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What You Need to Know About Getting Adult Braces

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Have you ever looked longingly at photos of celebrities and thought, “I’d love to have a smile as bright as that?” As an adult, you may think that the time has passed to get braces, but that’s not true. More and more adults are open to having braces to correct their teeth. According to the American Association of Orthodontists, about one patient in five is an adult. Even patients in their later years are seeking orthodontic treatment. As long as your teeth are healthy, they can be straightened. Having braces as an adult can even be advantageous. In an interview with Time, Dr. Morris Poole, president of the AAO, notes that adults tend to be more careful when they get braces. He says, “They are making the investment, and they want to make sure they are getting their money’s worth.” If you’re thinking about adult braces as a way to achieve the smile you’ve always wanted, here’s what you need to know.

Ask Yourself: Do You Really Need Adult Braces?

If you’re considering adult braces, the first question to ask yourself is whether you actually need them. You could be a candidate for adult braces if:

  • Your teeth are misaligned.
  • You have an underbite (upper front teeth are behind the lower front teeth) or overbite (the opposite of an underbite).
  • Your teeth are crowded.
  • You have a crossbite (upper tooth is behind the lower opposing tooth).

It’s best to speak with your dentist: Tell him or her about your concerns, and ask whether braces would help you. If so, your dentist can then refer you to an orthodontist. The common perception is that braces are meant to straighten your teeth, but that’s not all they do. That’s why getting that initial dentist consultation is important. Braces are not just cosmetic, either. Yes, the end result is a gorgeous smile, but having your bite and the alignment of your teeth corrected can improve your overall dental health. Straight teeth without gaps or overlaps provide less opportunity for the buildup of plaque and tartar. Take blogger Krystal Yee, who opted for braces for this very reason — “not only to straighten my teeth, but to prevent problems in the future.” Or, there’s Jess Horwitz, who tells Yes and Yes that she needed braces as an adult to correct her open bite. She had braces once as a teenager, but her teeth shifted over time, and so as an adult she required additional treatment.

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What to Expect at a Consultation With an Orthodontist

During a consultation, your orthodontist will examine your teeth and gums and assess your suitability for braces. Be prepared to answer a host of questions on your dental habits and to sit through a thorough examination of your teeth and gums. Once the examination is complete, the orthodontist will share with you a diagnosis and recommended treatment plan. Having braces is a commitment in terms of time, effort and finances, so you should select an orthodontist whom you feel comfortable and confident with. Kaylah at The Dainty Squid shares how she consulted with two orthodontists before making a decision on who suited her best. For most patients, their top concern when it comes to getting braces is how long they have to wear them. The truth is, this varies from person to person. Typically, most adults can achieve good results from wearing braces for 12 to 18 months. Another concern is the cost. Once again, this varies and depends on the complexity of your case. The cost is largely tied to the length of your treatment; the longer you need to wear braces, the more expensive treatment will be. Your orthodontist can provide a more accurate estimate of how much braces would cost for you. Most orthodontists have payment plans available.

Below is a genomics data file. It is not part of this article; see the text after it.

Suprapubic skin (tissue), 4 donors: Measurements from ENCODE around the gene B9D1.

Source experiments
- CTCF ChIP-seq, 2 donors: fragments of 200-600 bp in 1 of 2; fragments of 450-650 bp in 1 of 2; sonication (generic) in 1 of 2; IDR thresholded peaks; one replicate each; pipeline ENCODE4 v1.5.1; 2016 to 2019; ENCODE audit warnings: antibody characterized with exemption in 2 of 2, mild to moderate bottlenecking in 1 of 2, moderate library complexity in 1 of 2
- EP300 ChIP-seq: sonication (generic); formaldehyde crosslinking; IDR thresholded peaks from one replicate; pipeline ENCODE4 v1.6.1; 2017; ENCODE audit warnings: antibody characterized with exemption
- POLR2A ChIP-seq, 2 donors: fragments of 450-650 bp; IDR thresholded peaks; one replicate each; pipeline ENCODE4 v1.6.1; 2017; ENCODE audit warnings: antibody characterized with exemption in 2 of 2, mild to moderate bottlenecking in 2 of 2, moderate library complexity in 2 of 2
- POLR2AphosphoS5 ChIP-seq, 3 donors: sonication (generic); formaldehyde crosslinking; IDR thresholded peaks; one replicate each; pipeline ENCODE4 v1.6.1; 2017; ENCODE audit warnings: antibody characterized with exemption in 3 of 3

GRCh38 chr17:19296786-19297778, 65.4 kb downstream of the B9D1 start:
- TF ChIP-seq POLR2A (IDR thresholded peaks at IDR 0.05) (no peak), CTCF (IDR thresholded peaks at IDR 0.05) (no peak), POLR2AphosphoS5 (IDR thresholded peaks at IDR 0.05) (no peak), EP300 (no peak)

Understanding Your Options

Depending on your individual case and the assessment of your orthodontist, you can choose from several types of treatments to achieve your dream smile. Traditional braces are available in metal or ceramic. They consist of brackets fixed to your teeth, with wires threaded through the slots in the brackets. Ligatures, which resemble small rubber bands, hold the wires and brackets together. The wires work to create a gentle, constant force that moves your teeth into the correct alignment. The difference between metal and ceramic braces is the color. Ceramic braces are clear or off-white, and thus are less conspicuous than metal braces. There are also traditional braces that are self-ligating, meaning that the brace system has a slide mechanism that replaces the use of elastics. Lingual braces, also known as hidden braces, consists of wire is applied to the back of your teeth. Aside from traditional braces, another treatment option is clear aligners that are custom-designed to fit your teeth. Commonly known as Invisalign, these are thin, transparent trays that are worn in order to move and realign your teeth. They are only removed during meals, and brushing and flossing. Typically, one aligner is worn for two to three weeks, and a series of them must be worn during the entire treatment period in order to achieve the best result. While most patients are drawn to the idea of “invisible braces,” Invisalign is not suitable for everyone. Your orthodontist can advise you on the best course of action so that you can get the results you want. Take Yee’s case as an example. While Invisalign was suitable for her, her orthodontist recommended traditional braces as a more effective, faster and cheaper option. In the end, Yee went with ceramic braces on top and metal braces on the bottom.